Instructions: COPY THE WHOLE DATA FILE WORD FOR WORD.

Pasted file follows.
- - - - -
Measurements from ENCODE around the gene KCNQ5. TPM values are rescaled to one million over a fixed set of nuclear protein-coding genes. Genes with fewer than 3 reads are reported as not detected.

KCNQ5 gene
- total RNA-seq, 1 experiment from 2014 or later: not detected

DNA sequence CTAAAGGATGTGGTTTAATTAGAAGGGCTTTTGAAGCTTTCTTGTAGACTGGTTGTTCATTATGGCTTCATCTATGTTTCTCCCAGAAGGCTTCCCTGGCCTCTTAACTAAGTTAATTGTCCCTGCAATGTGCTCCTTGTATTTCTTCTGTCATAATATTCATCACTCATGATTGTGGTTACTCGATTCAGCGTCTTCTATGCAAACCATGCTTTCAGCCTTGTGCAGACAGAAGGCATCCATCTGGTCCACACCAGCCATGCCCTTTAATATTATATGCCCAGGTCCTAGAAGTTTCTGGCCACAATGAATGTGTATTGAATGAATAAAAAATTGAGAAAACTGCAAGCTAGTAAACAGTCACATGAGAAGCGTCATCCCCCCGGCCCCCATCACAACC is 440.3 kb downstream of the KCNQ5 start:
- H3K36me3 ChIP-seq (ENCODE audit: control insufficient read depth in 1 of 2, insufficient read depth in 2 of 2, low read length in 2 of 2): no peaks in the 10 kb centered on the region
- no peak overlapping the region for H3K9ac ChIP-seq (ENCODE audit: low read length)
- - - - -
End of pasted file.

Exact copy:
Measurements from ENCODE around the gene KCNQ5. TPM values are rescaled to one million over a fixed set of nuclear protein-coding genes. Genes with fewer than 3 reads are reported as not detected.

KCNQ5 gene
- total RNA-seq, 1 experiment from 2014 or later: not detected

DNA sequence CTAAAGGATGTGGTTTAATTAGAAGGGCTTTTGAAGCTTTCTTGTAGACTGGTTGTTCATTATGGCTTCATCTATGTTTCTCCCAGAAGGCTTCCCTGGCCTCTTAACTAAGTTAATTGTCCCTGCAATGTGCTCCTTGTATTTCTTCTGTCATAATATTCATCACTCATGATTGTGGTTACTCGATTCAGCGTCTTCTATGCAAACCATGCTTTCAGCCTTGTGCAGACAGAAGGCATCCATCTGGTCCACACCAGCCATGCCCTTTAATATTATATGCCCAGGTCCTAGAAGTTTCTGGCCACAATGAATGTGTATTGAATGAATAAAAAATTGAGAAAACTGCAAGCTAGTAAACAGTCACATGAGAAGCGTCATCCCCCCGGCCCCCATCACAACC is 440.3 kb downstream of the KCNQ5 start:
- H3K36me3 ChIP-seq (ENCODE audit: control insufficient read depth in 1 of 2, insufficient read depth in 2 of 2, low read length in 2 of 2): no peaks in the 10 kb centered on the region
- no peak overlapping the region for H3K9ac ChIP-seq (ENCODE audit: low read length)